Showing posts from January, 2019

Buckle Up Folks - Getting to the East Side of Lake Winnipeg is Going to be a Lot More Dangerous by Road.

by Don Sullivan Story here. Jack Pine I would encourage you all to take a few minutes out of your day today and email the Manitoba Minister of Sustainable Development at; and se nd a similar email that I have sent below. If necessary copy and paste the one that I sent below and add your name. Dear Minister of Sustainable Development, I am writing to address an urgent matter and seek clarification from you on this matter regarding File: 5991.00 - Canadian Premium Sand Inc. - Wanipigow Sand Extraction Project. In its Environmental Act Proposal Submission, Canadian Premium Sand (The Company), indicates that they will, prior to receiving a Class 2 Licence for the entire project, undertake site clearing and infrastructure construction sometime in February/March 2019. ( EAP submission Part 1 Executive Summary) The Company will need to receive works permits issued under the Crown Lands Act under Section 7(1)(c). For the record I am strongl

Consultation or Coercion – You Tell Me

Is a controversial “frac sand mine”about to go ahead on the east side of Manitoba's Lake Winnipeg without proper consent? by Don Sullivan Whenever there is an activity or development, such as the frac sand mine and processing facility being proposed adjacent to Hollow Water First Nation (“HWFN”), that may have an impact on Treaty Rights, the Crown not only has a duty but a legal obligation to consult with the affected First Nation community. Story here. Don Sullivan has worked on, and written about issues affecting the East Side of Lake Winnipeg for almost 27 years. The sand mine referred to here would supply fracking operations with a product needed for them to thrive and survive. Is this what the world needs? Please also read: The Natural Gas Industry has a Leak Problem. Please also read:  The World is Running Out of Sand  - the Smithsonian. Man's demands on Earth's resources are nothing new. This painting depicts sand miners in Poland - circa

How a price on carbon reduces emissions.

PEMBINA institute Pollution isn’t free. There is a real cost to the environment and our health when someone — an individual or a business — pollutes, leaving the air, water, or land less clean for everyone.  More here.

Carbon emissions up as Trump rolls back climate change work

The Guardian A coal plant in Wisconsin. US Geological Survey. Last year’s 3.4% jump in emissions is the largest since 2010 recession and second largest gain in more than two decades. More here.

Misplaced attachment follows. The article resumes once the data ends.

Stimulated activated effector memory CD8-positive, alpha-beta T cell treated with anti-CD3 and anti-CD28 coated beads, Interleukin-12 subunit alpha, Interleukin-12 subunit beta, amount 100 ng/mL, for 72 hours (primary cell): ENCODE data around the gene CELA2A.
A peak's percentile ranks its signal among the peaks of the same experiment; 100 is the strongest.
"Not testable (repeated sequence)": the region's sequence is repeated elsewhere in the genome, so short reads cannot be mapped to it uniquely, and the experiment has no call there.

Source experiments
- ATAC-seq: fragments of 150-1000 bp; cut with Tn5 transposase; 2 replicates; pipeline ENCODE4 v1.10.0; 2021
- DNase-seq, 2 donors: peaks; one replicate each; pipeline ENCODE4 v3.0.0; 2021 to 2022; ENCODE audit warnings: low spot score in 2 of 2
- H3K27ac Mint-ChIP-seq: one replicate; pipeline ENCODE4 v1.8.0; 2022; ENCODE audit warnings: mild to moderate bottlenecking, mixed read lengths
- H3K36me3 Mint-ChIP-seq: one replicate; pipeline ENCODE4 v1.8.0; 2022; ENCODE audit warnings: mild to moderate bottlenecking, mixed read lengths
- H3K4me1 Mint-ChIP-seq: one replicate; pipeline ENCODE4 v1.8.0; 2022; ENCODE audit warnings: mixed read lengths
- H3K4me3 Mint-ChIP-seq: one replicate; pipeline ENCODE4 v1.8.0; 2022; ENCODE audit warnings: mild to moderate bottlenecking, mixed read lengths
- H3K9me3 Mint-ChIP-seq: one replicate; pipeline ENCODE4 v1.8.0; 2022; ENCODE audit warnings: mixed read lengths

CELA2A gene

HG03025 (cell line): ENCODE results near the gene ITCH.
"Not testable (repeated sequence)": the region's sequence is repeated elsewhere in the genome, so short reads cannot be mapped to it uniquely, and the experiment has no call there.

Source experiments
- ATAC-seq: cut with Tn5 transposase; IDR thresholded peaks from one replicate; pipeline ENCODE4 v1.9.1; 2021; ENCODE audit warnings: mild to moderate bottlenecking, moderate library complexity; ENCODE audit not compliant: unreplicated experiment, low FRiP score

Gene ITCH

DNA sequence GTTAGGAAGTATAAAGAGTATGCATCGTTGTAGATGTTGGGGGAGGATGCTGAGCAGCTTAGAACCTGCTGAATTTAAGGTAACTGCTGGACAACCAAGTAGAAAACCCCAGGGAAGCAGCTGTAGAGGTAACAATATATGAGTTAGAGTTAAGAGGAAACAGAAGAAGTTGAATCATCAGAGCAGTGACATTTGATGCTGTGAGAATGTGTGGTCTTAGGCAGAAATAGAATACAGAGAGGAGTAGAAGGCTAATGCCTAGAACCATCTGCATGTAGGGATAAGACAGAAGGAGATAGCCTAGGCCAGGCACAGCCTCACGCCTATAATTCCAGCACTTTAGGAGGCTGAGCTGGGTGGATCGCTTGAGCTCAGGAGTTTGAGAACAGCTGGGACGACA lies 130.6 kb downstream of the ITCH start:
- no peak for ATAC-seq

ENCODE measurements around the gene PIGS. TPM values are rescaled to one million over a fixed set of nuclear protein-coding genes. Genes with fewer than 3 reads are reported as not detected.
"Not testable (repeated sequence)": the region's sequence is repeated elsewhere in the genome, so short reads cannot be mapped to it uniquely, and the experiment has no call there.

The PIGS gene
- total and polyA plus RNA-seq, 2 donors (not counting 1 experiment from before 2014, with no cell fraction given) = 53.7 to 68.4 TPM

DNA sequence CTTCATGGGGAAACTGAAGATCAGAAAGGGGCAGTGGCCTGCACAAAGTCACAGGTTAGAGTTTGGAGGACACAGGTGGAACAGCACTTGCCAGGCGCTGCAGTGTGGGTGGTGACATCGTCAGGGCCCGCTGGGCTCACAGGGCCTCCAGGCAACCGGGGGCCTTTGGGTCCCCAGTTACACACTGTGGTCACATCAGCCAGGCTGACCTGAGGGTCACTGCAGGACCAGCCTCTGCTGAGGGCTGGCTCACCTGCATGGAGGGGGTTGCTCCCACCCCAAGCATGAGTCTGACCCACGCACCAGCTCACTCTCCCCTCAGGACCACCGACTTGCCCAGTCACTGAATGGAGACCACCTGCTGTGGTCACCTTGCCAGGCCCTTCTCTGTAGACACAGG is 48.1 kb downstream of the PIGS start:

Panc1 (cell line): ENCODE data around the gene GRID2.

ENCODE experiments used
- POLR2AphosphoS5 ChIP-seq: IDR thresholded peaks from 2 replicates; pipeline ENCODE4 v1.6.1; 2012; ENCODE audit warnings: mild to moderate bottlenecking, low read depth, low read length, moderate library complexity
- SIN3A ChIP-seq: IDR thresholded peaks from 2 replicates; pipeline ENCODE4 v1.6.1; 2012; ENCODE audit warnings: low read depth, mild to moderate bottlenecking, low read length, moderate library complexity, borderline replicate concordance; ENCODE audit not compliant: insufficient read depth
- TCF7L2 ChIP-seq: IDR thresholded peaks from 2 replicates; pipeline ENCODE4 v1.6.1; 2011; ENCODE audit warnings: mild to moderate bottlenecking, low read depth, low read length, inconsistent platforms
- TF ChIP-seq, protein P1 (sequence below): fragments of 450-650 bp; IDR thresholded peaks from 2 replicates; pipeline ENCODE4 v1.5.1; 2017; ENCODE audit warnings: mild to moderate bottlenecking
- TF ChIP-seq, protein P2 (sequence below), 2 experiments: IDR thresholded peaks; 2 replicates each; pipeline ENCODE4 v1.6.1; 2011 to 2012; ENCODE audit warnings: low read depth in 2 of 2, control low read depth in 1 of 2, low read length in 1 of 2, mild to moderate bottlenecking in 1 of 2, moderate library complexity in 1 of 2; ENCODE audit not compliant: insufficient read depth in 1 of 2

Could genetic modification be about to give a boost to the war on hunger?

by Larry Powell A vegetable garden in Manitoba. A  PinP  photo. American researchers believe they've found a way to genetically-engineer a dramatic increase in crop production. They've conducted field experiments with tobacco, using a new method which makes the critical process of photosynthesis much more efficient.  (Tobacco was chosen because it's easy to modify and test. The same methods are now being tested on other crops including soybean, potato and tomato.)  Photosynthesis allows plants to convert sunlight into energy and help them grow, increasing crop yield. To do this, most plants use the world's most plentiful enzyme, Rubisco, to capture carbon dioxide from the air and expel oxygen. But in a strange twist of nature, Rubisco captures more oxygen than it should. This produces a toxic compound in the plant which requires a lot of energy to get rid of. It could take more than a decade before this new technology can be put into widespread use

A World Where Leaders Are Childish and Children Are Leaders

2 degrees C In this post, Silver Don Cameron of  The Green Interview  highlights the emergence of a worldwide youth climate movement. The rise of youth is being spearheaded by Greta Thunberg, Sweden’s 15-year old climate activist. Greta claims that children are emerging as leaders while world leaders continue to play childish climate games that are compromising their future. More here.

Why eating less meat is the best thing you can do for the planet in 2019

The Guardian Chickens hang in a market. Photo by Tomás Castelazo Eating meat has a hefty impact on the environment from fueling climate change to polluting landscapes and waterways. Story here.